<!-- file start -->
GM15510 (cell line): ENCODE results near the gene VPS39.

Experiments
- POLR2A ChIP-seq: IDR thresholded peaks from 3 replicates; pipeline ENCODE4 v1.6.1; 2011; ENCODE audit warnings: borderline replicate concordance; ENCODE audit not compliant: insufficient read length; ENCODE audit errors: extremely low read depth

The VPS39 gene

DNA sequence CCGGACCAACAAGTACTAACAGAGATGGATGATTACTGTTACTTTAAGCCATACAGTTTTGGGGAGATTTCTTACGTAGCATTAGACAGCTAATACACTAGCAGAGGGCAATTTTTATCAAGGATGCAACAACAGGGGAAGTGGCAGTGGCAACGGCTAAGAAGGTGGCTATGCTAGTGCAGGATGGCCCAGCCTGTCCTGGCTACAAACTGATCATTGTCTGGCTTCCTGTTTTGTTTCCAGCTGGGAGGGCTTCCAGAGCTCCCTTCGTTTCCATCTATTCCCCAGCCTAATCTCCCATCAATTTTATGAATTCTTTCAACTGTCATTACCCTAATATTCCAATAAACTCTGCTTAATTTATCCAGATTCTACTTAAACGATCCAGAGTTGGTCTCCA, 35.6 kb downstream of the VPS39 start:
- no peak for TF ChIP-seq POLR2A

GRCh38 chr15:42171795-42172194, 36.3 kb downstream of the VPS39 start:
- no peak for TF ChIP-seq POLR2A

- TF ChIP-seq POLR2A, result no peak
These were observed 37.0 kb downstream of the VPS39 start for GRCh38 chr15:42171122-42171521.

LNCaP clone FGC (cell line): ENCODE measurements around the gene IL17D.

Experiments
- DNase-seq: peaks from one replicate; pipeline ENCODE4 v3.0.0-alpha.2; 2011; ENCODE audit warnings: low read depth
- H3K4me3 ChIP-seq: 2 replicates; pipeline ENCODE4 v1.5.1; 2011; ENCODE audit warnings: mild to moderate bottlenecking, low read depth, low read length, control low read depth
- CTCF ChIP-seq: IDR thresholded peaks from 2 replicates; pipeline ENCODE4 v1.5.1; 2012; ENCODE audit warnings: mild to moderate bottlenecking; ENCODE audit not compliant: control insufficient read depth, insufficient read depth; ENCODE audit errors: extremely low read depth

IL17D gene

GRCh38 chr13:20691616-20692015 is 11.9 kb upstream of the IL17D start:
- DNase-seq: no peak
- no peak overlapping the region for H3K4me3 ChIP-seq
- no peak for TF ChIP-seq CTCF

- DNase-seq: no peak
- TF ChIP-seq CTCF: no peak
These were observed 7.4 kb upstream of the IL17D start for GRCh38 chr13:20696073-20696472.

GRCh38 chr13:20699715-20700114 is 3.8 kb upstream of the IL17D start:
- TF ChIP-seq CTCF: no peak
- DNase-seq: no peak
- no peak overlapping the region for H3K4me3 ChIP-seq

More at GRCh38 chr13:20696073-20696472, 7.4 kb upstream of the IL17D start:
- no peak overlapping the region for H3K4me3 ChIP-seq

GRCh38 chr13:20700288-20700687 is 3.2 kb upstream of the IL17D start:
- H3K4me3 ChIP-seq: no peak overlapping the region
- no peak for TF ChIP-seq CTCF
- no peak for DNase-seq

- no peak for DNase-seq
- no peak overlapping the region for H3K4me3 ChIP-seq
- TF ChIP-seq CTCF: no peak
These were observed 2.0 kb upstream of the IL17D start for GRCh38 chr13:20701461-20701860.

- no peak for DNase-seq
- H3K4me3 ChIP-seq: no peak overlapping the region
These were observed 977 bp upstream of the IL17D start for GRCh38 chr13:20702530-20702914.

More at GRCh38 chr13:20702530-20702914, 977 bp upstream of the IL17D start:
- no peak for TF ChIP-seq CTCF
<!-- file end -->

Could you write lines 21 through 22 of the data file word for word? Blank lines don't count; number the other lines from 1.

- DNase-seq: no peak
- TF ChIP-seq CTCF: no peak